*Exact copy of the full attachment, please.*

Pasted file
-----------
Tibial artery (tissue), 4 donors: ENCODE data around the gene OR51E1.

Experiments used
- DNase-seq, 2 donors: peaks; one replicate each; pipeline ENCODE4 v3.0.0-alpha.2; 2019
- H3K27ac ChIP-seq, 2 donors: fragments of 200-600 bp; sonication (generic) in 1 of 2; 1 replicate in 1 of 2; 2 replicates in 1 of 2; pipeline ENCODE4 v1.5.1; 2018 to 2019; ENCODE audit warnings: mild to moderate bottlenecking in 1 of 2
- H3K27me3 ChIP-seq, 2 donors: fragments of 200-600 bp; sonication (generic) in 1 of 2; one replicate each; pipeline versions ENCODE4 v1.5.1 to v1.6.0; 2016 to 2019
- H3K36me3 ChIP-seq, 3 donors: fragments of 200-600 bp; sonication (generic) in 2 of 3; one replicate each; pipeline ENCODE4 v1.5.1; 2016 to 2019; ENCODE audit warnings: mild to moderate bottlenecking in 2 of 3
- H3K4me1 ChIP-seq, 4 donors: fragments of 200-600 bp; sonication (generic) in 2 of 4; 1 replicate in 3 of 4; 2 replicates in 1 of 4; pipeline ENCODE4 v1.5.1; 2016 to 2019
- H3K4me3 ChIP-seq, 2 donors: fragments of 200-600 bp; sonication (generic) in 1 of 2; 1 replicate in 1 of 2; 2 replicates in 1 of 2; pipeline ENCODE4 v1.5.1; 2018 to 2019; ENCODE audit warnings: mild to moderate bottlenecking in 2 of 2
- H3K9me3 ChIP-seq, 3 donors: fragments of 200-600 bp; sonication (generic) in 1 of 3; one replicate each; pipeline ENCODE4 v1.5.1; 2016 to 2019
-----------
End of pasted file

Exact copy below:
Tibial artery (tissue), 4 donors: ENCODE data around the gene OR51E1.

Experiments used
- DNase-seq, 2 donors: peaks; one replicate each; pipeline ENCODE4 v3.0.0-alpha.2; 2019
- H3K27ac ChIP-seq, 2 donors: fragments of 200-600 bp; sonication (generic) in 1 of 2; 1 replicate in 1 of 2; 2 replicates in 1 of 2; pipeline ENCODE4 v1.5.1; 2018 to 2019; ENCODE audit warnings: mild to moderate bottlenecking in 1 of 2
- H3K27me3 ChIP-seq, 2 donors: fragments of 200-600 bp; sonication (generic) in 1 of 2; one replicate each; pipeline versions ENCODE4 v1.5.1 to v1.6.0; 2016 to 2019
- H3K36me3 ChIP-seq, 3 donors: fragments of 200-600 bp; sonication (generic) in 2 of 3; one replicate each; pipeline ENCODE4 v1.5.1; 2016 to 2019; ENCODE audit warnings: mild to moderate bottlenecking in 2 of 3
- H3K4me1 ChIP-seq, 4 donors: fragments of 200-600 bp; sonication (generic) in 2 of 4; 1 replicate in 3 of 4; 2 replicates in 1 of 4; pipeline ENCODE4 v1.5.1; 2016 to 2019
- H3K4me3 ChIP-seq, 2 donors: fragments of 200-600 bp; sonication (generic) in 1 of 2; 1 replicate in 1 of 2; 2 replicates in 1 of 2; pipeline ENCODE4 v1.5.1; 2018 to 2019; ENCODE audit warnings: mild to moderate bottlenecking in 2 of 2
- H3K9me3 ChIP-seq, 3 donors: fragments of 200-600 bp; sonication (generic) in 1 of 3; one replicate each; pipeline ENCODE4 v1.5.1; 2016 to 2019